Friday, January 04, 2008

I'm pretty cynical myself, and mostly sympathetic to cynics generally, but every so often I run across someone who takes it too far. One Thomas Daulton, on an IOZ comment thread, quips:

[The Democrats would] love, and have tried, to form a personality cult around Bill Clinton, but it's been obvious since his Governor days that -- like other banana republic dictators -- Bill looked at public office more as a means of chasing tail than the Will to Power, and thus lacked staying power as a dictator.
Yeah, right. The focus of his presidency was chasing tail, and the best tail that he could get, as President of the frigging United States, was a college intern. I mean no offense to Monica Lewinsky here, who might well be a fine catch for the likes of me, but Bill Clinton --- he who routinely stayed up into the small hours debating issues with unattractive male subordinates, he whose memoir got panned because it was all policy and no dish --- if he'd really focused on chasing tail, he would have done better.

The irony here is deeper than, say, a Libertarian writing, in all apparent seriousness, that the true danger of government health care is that it might become as obnoxious and destructive to liberty as unregulated corporations have already been --- if perhaps not so obvious.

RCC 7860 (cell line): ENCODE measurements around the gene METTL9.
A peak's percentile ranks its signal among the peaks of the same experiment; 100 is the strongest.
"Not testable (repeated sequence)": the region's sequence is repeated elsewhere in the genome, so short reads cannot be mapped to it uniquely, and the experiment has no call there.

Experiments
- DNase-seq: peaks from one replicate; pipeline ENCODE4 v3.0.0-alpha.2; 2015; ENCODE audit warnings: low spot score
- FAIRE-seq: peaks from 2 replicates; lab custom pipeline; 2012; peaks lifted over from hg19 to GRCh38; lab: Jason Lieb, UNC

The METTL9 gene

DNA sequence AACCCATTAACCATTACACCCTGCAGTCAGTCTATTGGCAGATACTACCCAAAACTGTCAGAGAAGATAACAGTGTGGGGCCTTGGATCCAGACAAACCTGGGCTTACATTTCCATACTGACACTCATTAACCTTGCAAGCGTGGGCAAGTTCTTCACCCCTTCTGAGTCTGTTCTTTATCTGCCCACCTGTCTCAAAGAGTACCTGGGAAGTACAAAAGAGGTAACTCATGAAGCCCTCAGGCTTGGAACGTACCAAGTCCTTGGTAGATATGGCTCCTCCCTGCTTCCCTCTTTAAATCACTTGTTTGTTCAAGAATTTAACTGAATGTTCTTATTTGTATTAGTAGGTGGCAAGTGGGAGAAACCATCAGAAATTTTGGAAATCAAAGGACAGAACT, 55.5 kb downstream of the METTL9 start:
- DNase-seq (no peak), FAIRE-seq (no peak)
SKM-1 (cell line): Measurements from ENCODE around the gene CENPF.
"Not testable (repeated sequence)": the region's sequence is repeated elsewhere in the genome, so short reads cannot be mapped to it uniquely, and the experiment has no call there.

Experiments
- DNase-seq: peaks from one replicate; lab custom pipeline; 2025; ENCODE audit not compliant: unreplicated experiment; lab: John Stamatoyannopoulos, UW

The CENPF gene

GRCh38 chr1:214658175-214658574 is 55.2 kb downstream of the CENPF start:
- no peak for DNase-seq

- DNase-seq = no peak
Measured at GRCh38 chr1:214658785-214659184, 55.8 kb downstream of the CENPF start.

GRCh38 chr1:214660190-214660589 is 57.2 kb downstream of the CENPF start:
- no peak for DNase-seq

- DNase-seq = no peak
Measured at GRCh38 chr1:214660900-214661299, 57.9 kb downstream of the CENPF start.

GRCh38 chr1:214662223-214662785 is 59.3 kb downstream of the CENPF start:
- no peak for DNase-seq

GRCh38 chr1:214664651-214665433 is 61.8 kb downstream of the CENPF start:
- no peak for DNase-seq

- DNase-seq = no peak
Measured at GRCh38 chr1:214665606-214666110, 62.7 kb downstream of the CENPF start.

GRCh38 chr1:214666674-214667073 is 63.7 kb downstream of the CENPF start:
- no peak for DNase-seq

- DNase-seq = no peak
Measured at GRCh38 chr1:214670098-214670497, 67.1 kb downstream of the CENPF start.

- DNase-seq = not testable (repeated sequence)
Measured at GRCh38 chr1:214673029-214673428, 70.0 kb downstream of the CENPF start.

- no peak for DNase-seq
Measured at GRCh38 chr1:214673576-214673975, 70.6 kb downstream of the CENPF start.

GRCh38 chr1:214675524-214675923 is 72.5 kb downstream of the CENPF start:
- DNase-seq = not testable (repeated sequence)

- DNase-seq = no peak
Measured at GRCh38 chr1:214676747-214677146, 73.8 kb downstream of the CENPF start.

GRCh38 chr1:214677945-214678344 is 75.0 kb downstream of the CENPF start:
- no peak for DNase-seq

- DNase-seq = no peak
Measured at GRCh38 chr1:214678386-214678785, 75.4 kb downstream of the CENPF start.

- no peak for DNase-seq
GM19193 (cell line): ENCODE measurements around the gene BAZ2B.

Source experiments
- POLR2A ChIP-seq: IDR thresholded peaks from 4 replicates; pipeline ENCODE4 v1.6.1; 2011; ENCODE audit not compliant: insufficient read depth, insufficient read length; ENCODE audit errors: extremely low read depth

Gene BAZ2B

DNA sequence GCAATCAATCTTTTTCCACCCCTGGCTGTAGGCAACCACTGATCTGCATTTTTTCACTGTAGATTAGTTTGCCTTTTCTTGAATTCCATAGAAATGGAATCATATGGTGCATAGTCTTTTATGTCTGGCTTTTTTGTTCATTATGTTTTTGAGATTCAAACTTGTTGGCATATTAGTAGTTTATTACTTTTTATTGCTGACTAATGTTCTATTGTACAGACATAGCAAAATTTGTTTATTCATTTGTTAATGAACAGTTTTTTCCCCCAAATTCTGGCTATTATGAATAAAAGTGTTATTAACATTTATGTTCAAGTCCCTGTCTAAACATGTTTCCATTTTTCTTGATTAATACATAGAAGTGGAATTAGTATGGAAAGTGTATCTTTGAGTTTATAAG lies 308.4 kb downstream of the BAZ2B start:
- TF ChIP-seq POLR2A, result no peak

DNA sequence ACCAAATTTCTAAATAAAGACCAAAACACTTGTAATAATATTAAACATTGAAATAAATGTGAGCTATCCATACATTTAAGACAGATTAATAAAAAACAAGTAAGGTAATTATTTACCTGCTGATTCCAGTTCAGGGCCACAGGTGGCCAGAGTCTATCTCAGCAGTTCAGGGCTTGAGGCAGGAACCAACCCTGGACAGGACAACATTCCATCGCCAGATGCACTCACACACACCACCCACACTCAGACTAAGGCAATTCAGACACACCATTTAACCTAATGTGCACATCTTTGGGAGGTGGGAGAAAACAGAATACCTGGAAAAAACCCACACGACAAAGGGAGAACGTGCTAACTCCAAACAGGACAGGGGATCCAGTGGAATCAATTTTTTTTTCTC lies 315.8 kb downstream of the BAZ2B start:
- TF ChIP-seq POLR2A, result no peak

It's not just that Daulton's disappointment with cynical, substance-free politicians has itself become a cynical pose, which is obviously devoid of substance. If you read the whole comment, he clearly sees himself as a radical critic of the established political order. But in support of that position, he's taken one of the silliest talking points of the Washingtonian chattering classes (habitually projecting their own empty-headedness on everyone else), and just run with it, without subjecting the thing itself to the least critique.

Vacuous personality politics? He's soaking in it.

By the way, I was generally disappointed with Clinton, and didn't vote in the 1996 election because I didn't want to give him my support --- not that it mattered much in Massachusetts anyway. (Largely because of his civil rights record, but his failure to secure decent NAFTA side agreements was also a deep disappointment). I never doubted that he had serious, considered positions on issues, though --- I just didn't like them.


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